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J Gerontol A Biol Sci Med Sci. 2012 Sep;67(9):957-62. doi: 10.1093/gerona/glr262. Epub 2012 Feb 24.

Patterns of focal gray matter atrophy are associated with bradykinesia and gait disturbances in older adults.

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  • 1Department of Epidemiology, Graduate School of Public Health, 130 North Bellefield Street, Room 512, Pittsburgh, PA 15213, USA.



Identify the neuroimaging correlates of parkinsonian signs in older adults living in the community.


Magnetic resonance imaging was obtained in 307 adults (82.9 years, 55% women, 39% blacks) concurrently with the Unified Parkinson Disease Rating scale-motor part. Magnetic resonance imaging measures included volume of whole-brain white matter hyperintensities and of gray matter for primary sensorimotor, supplementary motor, medial temporal areas, cerebellum, prefronto-parietal cortex, and basal ganglia.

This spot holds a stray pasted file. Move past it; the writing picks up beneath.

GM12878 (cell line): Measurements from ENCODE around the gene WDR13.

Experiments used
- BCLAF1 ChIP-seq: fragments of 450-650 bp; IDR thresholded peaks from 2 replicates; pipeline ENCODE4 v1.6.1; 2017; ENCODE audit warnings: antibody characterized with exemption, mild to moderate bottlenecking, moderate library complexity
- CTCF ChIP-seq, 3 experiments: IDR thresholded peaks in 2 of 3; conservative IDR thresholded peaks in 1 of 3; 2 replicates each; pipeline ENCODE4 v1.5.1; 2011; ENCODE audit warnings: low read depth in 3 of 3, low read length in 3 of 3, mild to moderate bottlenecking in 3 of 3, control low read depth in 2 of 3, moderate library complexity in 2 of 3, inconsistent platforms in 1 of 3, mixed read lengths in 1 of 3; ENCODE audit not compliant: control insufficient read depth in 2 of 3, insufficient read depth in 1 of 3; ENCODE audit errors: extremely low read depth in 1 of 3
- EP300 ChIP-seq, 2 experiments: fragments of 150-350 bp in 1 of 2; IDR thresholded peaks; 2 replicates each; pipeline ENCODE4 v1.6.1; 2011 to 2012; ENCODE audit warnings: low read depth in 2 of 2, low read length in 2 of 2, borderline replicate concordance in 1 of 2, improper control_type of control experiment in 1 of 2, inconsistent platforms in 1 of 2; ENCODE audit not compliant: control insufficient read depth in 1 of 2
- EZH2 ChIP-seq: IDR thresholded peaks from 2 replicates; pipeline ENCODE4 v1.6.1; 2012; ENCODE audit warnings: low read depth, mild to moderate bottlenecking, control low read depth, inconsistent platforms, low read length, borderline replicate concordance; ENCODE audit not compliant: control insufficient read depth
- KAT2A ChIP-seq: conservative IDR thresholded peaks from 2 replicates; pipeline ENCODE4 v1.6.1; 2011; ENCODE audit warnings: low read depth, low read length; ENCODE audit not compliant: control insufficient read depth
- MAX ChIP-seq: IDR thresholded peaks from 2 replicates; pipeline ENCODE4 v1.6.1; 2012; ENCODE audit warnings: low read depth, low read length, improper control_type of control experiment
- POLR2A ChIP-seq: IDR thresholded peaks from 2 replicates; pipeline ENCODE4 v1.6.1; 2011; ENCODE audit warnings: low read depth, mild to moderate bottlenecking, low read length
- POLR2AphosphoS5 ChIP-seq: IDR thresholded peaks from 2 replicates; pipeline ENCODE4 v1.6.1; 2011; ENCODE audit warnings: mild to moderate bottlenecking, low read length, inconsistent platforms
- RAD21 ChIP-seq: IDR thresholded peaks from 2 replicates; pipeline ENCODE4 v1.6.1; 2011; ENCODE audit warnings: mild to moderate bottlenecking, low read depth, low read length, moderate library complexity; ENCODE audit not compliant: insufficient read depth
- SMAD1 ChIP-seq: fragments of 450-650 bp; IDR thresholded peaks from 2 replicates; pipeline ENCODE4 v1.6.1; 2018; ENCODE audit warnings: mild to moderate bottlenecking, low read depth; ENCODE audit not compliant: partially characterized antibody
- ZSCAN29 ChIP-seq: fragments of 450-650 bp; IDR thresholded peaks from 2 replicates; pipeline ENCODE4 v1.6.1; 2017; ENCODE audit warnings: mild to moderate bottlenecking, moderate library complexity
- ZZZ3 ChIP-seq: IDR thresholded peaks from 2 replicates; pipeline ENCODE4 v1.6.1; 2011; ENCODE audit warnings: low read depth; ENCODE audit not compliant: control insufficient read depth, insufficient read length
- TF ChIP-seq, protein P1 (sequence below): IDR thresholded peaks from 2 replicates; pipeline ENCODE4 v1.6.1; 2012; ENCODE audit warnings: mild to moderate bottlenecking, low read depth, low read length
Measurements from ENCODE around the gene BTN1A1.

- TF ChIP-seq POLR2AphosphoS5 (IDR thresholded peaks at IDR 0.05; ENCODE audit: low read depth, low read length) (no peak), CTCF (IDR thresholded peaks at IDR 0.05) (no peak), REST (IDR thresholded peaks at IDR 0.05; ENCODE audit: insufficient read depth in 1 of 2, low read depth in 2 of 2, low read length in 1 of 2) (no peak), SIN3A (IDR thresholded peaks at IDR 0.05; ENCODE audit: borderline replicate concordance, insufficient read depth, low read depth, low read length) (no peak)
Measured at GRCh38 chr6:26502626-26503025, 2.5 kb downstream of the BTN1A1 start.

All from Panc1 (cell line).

About 25% of the participants had bradykinesia, 26% had gait disturbances, and 12% had tremor. Compared with those without, adults with any one of these signs were older, walked more slowly, had worse scores on tests of cognition, mood and processing speed, and higher white matter hyperintensities volume (all p ≤ .002). Gray matter volume of primary sensorimotor area was associated with bradykinesia (standardized odds ratio [95% confidence interval]: 0.46 [0.31, 0.68], p < .0001), and gray matter volume of medial temporal area was associated with gait disturbances (0.56 [0.42, 0.83], p < .0001), independent of white matter hyperintensities volume and age. Further adjustment for measures of muscle strength, cardiovascular health factors, cognition, processing speed, and mood or for gait speed did not substantially change these results.


Atrophy within primary sensorimotor and medial temporal areas might be important for development of bradykinesia and of gait disturbances in community-dwelling elderly adults. The pathways underlying these associations may not include changes in white matter hyperintensities volume, cognition, information processing speed, mood, or gait speed.

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